On August 15, Amnesty wrote to Senate leaders to demand the Senate return to Washington for an emergency session to mandate universal background checks on all gun sales. Amnesty also urged House leaders to return to Washington for an emergency session to pass legislation banning assault weapons and pass extreme risk protection orders. Amnesty submitted a statement of support for the Assault Weapons Ban Act of 2019 (H.R. 1296), the Extreme Risk Protection Order Act of 2019 (H.R.1236) and the Disarm Hate Act of 2019 (H.R. 2708), which will be marked up by the House Judiciary Committee during the week of September 9.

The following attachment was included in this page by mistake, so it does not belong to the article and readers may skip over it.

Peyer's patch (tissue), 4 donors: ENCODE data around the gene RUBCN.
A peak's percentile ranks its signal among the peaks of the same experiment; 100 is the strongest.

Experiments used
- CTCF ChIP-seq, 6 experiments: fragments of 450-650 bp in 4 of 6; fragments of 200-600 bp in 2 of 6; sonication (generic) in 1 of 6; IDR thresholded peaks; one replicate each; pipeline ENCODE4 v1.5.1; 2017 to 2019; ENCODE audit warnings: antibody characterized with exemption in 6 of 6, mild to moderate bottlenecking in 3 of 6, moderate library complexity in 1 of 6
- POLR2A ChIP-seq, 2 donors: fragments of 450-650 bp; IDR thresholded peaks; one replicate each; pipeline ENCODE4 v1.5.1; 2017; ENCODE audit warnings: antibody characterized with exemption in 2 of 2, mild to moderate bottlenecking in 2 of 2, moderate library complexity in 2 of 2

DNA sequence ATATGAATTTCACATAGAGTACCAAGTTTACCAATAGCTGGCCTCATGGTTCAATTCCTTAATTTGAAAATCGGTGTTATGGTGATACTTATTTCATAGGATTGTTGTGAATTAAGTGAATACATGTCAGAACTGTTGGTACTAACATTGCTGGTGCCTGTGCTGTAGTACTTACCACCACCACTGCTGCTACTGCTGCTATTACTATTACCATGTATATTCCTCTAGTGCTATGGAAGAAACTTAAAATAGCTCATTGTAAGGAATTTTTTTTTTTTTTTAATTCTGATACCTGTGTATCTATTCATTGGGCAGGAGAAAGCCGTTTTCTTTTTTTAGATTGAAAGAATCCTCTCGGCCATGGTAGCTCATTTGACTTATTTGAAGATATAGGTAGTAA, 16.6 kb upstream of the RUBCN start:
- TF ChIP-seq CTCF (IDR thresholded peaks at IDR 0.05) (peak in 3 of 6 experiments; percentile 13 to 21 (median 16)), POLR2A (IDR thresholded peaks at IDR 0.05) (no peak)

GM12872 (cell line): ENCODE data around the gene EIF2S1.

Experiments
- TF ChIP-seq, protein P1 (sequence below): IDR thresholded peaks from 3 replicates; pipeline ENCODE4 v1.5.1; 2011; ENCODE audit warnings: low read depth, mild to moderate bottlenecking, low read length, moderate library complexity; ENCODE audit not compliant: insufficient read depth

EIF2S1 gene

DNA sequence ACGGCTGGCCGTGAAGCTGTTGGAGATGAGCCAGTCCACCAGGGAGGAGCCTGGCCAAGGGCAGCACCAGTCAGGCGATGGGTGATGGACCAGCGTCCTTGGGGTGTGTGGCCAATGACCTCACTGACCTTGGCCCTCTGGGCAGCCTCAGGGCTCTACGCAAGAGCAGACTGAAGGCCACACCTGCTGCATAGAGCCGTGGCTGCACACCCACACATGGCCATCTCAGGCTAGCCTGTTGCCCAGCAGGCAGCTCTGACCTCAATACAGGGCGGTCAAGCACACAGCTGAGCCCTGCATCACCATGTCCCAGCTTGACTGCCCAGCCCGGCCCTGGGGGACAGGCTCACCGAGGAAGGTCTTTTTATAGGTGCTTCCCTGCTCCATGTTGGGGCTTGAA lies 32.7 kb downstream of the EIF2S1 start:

Above: On August 4, Amnesty Student Activist Coordinators convened in Washington, D.C. to demand that Congress mandate universal background checks.

Above: On August 8, Amnesty International, March for Our Lives, and Moms Demand Action protested in Cedar Rapids to demand that Senators Grassley and Ernst support universal background checks.

 

 

2) Other Human Rights News

 

a) Venezuela – Amnesty International Urges the Senate to Provide Temporary Protected Status (“TPS”) for Venezuelans. On July 25, the House passed the Venezuela TPS Act (R. 549), which allows Venezuelans to qualify for temporary protected status (“TPS”). TPS would prevent the deportation of Venezuelans from the U.S. and would allow them a means of survival, via work authorization, while they are here. Venezuela is undergoing a major human rights crisis that has led to the exodus of four million Venezuelans. The Congressional Budget Office estimates that approximately 200,000 Venezuelans in the U.S. could benefit from TPS. The Senate must follow the House’s lead and pass this crucial legislation.